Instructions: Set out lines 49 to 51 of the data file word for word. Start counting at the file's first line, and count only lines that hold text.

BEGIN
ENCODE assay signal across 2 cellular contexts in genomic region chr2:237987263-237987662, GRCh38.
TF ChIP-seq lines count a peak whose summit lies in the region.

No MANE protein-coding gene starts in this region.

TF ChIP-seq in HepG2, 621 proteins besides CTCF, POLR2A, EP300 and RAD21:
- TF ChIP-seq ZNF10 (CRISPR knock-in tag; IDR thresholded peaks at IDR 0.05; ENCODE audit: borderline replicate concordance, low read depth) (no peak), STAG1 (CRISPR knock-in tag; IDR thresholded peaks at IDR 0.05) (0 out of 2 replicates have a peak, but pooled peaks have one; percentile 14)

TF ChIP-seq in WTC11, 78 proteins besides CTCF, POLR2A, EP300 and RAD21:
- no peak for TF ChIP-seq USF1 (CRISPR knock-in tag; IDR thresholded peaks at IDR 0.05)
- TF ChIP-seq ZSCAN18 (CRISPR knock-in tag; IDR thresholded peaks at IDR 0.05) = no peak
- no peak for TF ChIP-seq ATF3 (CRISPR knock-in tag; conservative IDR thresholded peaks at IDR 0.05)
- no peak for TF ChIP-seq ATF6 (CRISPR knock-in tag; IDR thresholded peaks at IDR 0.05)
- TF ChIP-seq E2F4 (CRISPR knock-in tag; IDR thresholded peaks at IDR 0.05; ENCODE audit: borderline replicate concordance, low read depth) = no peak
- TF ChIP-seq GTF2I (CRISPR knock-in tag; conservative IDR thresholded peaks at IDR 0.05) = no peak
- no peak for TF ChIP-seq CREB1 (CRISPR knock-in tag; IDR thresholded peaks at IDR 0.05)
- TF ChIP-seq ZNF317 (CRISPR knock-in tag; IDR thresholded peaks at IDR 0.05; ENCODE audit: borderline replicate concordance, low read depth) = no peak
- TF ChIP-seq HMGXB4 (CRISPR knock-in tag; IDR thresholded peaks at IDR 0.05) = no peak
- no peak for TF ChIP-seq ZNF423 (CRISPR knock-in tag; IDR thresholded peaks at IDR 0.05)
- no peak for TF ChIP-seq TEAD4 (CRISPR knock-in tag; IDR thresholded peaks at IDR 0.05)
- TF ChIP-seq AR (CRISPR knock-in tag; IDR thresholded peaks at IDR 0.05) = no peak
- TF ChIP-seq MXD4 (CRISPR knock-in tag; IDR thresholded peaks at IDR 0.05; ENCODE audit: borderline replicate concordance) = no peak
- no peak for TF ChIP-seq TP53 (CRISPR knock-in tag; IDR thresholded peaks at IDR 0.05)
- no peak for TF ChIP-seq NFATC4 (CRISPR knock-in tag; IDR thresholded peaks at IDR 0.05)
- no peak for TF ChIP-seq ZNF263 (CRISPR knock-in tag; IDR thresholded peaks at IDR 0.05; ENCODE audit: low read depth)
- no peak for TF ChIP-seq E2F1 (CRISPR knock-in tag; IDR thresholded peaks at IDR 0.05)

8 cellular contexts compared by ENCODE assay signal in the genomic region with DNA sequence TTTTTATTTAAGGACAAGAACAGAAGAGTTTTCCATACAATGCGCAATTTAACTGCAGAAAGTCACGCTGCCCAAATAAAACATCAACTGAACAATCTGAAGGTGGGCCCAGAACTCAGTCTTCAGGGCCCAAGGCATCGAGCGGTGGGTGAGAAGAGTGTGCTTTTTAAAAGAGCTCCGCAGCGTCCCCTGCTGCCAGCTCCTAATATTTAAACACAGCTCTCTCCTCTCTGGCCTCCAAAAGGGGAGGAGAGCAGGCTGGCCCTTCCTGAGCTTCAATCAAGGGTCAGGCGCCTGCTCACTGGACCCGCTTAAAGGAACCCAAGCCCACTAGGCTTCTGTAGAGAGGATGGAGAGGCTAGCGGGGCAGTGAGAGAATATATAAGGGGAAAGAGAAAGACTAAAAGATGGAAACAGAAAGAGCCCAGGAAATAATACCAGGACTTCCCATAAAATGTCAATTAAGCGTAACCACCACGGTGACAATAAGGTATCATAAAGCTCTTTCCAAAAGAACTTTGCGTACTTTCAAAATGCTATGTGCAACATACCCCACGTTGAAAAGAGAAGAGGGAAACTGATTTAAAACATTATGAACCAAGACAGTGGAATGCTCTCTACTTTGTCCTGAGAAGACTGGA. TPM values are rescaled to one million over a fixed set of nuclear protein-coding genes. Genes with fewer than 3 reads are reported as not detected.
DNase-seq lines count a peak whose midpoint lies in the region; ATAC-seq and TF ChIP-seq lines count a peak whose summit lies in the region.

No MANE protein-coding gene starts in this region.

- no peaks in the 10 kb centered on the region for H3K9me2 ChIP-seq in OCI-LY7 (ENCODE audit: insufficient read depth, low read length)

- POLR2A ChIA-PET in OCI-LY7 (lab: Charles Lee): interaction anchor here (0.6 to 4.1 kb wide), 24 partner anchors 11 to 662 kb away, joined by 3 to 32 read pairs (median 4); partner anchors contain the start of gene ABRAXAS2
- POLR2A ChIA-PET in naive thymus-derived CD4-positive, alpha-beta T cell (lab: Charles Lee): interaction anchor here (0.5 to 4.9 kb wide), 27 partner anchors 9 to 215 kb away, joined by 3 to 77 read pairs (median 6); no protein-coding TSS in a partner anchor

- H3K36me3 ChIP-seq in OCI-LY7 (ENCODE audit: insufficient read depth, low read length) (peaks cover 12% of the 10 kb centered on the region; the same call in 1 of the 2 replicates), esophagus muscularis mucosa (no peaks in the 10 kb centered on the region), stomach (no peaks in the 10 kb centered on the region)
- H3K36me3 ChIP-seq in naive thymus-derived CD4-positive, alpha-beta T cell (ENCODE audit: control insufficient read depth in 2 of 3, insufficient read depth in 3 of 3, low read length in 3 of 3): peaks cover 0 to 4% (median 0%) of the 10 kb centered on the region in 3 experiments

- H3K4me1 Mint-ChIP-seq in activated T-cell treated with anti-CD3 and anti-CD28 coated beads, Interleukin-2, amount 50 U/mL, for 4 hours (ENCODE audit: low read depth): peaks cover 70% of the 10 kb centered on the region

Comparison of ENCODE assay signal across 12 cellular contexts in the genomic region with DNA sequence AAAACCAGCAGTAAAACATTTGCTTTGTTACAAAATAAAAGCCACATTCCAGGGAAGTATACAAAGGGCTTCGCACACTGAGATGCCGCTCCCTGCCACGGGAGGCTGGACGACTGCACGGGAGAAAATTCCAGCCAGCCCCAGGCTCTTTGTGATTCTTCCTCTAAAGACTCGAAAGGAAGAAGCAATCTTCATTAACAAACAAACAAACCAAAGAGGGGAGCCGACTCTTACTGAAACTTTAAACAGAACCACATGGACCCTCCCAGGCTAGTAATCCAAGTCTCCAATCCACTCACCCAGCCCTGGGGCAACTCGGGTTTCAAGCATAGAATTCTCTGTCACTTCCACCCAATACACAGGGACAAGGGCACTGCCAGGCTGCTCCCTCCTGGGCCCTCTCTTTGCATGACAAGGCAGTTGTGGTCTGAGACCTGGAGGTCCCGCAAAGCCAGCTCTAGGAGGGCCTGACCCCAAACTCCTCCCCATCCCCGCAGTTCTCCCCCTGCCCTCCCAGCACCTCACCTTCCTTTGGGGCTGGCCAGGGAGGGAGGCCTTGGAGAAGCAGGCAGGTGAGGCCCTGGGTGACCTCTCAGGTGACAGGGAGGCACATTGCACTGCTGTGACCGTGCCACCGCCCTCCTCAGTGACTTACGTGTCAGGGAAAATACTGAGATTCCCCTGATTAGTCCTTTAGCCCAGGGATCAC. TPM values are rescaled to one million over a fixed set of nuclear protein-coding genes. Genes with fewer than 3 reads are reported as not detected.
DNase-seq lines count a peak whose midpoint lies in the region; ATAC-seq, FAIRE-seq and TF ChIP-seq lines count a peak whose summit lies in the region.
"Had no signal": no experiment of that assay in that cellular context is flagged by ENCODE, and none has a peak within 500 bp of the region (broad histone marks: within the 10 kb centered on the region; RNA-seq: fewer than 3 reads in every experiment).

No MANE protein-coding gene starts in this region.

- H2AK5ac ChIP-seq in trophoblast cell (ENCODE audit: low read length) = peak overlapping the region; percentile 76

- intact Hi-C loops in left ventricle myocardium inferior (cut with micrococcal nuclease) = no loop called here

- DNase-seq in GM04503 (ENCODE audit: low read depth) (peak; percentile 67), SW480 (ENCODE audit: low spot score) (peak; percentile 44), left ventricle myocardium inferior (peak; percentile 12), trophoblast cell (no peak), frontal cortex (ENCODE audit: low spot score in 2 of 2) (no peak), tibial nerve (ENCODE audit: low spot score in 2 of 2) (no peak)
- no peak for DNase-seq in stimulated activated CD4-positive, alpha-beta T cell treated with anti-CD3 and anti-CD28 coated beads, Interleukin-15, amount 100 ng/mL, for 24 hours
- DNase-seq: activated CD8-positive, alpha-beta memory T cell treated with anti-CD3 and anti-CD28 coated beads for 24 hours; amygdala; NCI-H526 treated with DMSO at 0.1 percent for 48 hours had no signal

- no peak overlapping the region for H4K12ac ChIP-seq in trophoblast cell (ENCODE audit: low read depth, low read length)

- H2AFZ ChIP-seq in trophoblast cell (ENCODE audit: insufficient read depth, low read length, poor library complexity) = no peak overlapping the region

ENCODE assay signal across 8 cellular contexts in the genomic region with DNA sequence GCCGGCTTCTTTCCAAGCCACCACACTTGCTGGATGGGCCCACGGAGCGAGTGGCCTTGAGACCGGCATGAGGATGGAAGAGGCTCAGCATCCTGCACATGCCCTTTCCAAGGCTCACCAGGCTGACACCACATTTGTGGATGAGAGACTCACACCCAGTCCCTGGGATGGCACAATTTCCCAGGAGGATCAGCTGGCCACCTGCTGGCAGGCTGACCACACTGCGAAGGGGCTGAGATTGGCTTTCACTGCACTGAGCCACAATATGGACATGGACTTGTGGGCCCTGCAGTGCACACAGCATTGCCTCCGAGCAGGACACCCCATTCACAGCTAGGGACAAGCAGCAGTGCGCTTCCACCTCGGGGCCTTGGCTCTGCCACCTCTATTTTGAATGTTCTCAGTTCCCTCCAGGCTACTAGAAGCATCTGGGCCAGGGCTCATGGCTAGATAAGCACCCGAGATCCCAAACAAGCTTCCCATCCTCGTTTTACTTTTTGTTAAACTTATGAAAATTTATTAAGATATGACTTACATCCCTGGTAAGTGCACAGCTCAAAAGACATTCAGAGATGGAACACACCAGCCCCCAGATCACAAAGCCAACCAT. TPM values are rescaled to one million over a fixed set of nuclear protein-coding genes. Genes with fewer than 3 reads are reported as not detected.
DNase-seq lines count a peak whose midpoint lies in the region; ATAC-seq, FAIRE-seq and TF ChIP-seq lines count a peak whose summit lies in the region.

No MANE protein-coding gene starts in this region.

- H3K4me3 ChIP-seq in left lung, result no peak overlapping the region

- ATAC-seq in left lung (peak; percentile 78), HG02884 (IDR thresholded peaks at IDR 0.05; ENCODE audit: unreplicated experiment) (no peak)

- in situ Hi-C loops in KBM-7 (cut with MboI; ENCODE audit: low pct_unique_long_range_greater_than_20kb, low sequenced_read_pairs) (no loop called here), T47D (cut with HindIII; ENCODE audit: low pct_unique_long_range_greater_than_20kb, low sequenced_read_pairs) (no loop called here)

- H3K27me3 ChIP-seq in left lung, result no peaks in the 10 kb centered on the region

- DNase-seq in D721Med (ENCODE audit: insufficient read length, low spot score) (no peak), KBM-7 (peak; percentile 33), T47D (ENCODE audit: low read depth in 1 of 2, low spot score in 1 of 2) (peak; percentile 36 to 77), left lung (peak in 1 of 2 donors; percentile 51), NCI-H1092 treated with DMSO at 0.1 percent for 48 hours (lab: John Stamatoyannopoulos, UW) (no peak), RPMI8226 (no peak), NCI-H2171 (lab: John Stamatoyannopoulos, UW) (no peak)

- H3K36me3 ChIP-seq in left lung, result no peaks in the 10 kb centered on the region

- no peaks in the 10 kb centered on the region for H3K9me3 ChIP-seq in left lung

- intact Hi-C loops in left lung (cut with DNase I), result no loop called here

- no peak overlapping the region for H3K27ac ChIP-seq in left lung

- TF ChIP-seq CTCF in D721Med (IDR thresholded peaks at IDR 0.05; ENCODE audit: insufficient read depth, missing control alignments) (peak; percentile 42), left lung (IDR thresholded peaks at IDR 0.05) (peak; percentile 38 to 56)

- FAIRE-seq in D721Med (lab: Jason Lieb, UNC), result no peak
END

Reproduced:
- in situ Hi-C loops in KBM-7 (cut with MboI; ENCODE audit: low pct_unique_long_range_greater_than_20kb, low sequenced_read_pairs) (no loop called here), T47D (cut with HindIII; ENCODE audit: low pct_unique_long_range_greater_than_20kb, low sequenced_read_pairs) (no loop called here)

- H3K27me3 ChIP-seq in left lung, result no peaks in the 10 kb centered on the region

- DNase-seq in D721Med (ENCODE audit: insufficient read length, low spot score) (no peak), KBM-7 (peak; percentile 33), T47D (ENCODE audit: low read depth in 1 of 2, low spot score in 1 of 2) (peak; percentile 36 to 77), left lung (peak in 1 of 2 donors; percentile 51), NCI-H1092 treated with DMSO at 0.1 percent for 48 hours (lab: John Stamatoyannopoulos, UW) (no peak), RPMI8226 (no peak), NCI-H2171 (lab: John Stamatoyannopoulos, UW) (no peak)